As we move into autumn, the days get shorter and shorter with less sunlight and cooler temperatures. And on a chronological basis during fall, an area of high pressure builds at the surface over the Great Basin — the land between the Sierra Nevada range to the west and the Rocky Mountains to the east — and begins to dominate our coastal weather.
This condition usually produces Santa Lucia (northeasterly/offshore) winds. In other words, the winds flow out to the Pacific, pushing the coastal low clouds out to sea. These Santa Lucia winds can also bring hot temperatures and very low relative-humidity levels. As the air mass descends the Santa Lucia Mountains, it warms at the rate of about 5.5 degrees Fahrenheit per 1,000 feet of descent. This type of warming is the dry adiabatic lapse rate.
This condition also creates bone-dry relative humidity levels that produce clear skies.
Without the insulating clouds, these vibrant skies allow much more of the atmosphere’s heat to radiate into space, leaving behind a colder air mass. In the inland valleys, the cold and crisp morning temperatures have already caused some leaves to change colors. Another sure sign of fall is the increase in the number of people walking around in coats during late-night and morning hours.
Just the other day, someone mentioned to me that it sure feels more like fall even though the temperatures remain warm. He said that the air felt different, dryer and more like what he would experience in the Sierra mountains than the heavier air of summer.
He’s right! The air is dryer because of the lower humidity levels.
Humidity is the amount of water vapor in the atmosphere. The “relative humidity” is the amount of water vapor the air could hold at a particular temperature. Warm air can hold more water vapor than cold. When air with a given amount of water vapor cools, its relative humidity goes up. When the air is warmed, its relative humidity drops. When the relative humidity reaches 100 percent, it has reached its dew point. This phenomenon causes clouds, fog, rain, snow or some other type of precipitation to develop.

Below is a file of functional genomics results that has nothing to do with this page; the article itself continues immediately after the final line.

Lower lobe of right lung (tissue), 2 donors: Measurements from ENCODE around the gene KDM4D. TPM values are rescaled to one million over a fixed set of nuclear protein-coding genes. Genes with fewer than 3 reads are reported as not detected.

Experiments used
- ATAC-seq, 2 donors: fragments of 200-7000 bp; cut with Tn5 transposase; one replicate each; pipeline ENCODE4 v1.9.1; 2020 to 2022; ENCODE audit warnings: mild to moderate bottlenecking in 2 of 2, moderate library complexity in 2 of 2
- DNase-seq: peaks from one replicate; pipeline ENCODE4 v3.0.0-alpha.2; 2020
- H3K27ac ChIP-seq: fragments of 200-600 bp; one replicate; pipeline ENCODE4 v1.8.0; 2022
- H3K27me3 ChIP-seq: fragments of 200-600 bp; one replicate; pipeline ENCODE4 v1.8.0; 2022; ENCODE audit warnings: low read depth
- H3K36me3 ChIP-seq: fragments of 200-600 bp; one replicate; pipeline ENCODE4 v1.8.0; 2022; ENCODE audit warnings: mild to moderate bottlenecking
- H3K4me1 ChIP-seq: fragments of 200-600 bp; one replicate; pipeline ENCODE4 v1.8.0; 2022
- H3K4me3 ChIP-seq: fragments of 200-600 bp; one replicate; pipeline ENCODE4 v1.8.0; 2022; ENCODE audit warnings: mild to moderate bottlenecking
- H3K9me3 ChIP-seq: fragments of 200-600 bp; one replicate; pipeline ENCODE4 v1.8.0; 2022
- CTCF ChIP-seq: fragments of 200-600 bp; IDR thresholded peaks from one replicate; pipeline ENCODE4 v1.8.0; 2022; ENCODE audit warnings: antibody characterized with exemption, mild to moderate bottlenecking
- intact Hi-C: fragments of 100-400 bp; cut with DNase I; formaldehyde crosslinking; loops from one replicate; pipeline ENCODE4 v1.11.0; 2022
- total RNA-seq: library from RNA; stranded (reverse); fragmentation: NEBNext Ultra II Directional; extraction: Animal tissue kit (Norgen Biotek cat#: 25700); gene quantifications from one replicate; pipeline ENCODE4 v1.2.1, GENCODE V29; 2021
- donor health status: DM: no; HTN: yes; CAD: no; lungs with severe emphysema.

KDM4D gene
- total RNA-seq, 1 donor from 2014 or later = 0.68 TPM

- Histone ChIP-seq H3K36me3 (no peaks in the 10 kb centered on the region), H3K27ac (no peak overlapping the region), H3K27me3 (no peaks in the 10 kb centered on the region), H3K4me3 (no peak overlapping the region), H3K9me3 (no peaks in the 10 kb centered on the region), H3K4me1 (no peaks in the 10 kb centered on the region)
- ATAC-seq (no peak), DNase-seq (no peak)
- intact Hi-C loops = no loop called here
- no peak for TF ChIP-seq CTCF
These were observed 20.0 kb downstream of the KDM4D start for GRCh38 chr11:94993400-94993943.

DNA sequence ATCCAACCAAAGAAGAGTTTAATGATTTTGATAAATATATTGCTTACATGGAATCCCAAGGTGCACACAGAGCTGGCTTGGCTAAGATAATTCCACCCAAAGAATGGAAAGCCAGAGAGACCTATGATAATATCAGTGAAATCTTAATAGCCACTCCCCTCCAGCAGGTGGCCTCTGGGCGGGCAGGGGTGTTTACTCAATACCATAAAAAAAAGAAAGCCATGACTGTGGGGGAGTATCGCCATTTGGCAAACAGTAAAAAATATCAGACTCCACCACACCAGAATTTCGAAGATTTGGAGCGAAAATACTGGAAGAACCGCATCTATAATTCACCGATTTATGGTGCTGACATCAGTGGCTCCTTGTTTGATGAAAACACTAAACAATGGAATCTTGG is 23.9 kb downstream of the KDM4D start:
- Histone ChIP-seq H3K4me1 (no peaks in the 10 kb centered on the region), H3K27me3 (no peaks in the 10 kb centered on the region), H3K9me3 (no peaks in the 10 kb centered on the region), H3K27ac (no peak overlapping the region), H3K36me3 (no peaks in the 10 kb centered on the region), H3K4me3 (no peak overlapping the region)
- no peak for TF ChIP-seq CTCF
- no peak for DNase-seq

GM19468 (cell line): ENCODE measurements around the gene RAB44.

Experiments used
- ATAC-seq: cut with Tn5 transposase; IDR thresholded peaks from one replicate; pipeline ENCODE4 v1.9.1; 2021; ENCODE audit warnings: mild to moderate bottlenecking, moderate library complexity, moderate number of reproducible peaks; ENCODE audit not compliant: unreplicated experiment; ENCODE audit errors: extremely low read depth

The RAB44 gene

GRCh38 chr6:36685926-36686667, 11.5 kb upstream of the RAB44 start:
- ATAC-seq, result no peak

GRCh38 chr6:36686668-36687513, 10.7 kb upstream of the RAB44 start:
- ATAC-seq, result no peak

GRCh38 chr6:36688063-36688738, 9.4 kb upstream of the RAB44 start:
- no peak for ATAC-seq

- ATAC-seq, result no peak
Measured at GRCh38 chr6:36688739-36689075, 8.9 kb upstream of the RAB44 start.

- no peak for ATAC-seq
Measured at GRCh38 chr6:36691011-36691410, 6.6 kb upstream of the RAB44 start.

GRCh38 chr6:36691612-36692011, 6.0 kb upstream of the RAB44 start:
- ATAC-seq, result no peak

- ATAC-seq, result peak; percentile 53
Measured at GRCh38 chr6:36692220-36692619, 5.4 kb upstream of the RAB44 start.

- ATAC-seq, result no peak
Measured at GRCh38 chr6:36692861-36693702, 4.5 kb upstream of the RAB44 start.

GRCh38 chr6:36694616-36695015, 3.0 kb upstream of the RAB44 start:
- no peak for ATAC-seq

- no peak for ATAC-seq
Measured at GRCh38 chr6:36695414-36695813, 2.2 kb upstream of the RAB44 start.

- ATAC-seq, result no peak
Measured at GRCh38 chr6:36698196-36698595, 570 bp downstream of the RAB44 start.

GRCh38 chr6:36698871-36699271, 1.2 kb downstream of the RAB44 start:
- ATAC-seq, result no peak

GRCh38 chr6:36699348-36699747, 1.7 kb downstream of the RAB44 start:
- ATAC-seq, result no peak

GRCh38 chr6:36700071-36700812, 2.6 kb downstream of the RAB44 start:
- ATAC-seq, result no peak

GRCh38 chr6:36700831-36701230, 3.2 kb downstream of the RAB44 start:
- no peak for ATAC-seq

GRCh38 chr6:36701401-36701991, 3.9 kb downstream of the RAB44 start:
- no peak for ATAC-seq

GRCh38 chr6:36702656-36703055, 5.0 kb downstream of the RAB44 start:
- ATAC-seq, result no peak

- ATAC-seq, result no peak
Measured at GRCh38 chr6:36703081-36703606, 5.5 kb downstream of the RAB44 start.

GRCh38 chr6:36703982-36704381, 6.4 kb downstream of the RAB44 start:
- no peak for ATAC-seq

October is a transition month where the coastal valley and beach temperatures exceed those in the inland valleys. Due to these offshore winds, coastal valley temperatures can often exceed those in the interior.
In 1987, a scorching heat wave developed in California, and San Luis Obispo was the warmest location in the nation, with 111-degree temperatures recorded at the airport for two days in a row. In October, the average temperature in San Luis Obispo is 62.4 degrees, while Paso Robles averages 62.1. In November, this temperature differential increases with San Luis Obispo averaging 57.6, while Paso Robles drops to 52.7.
October and November are also months that transition into our rainy season. On average, the Central Coast receives a little less than 1 inch of rainfall in October, while November jumps to around 2 inches of rainfall. Some of the long-range models are advertising the chance of light rain showers developing next Sunday. At this time, the long-range climate models are still indicating near to average rainfall this winter.
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I will be speaking at “Sharks After Dark” fundraising event at the Central Coast Aquarium in Avila Beach on climate change and its consequences for California on Thursday, Oct. 19, at 7 p.m. I would love to see you there.
John Lindsey’s column is special to The Tribune. He is PG&E’s Diablo Canyon marine meteorologist and a media relations representative. Email him at firstname.lastname@example.org or follow him on Twitter: @PGE_John.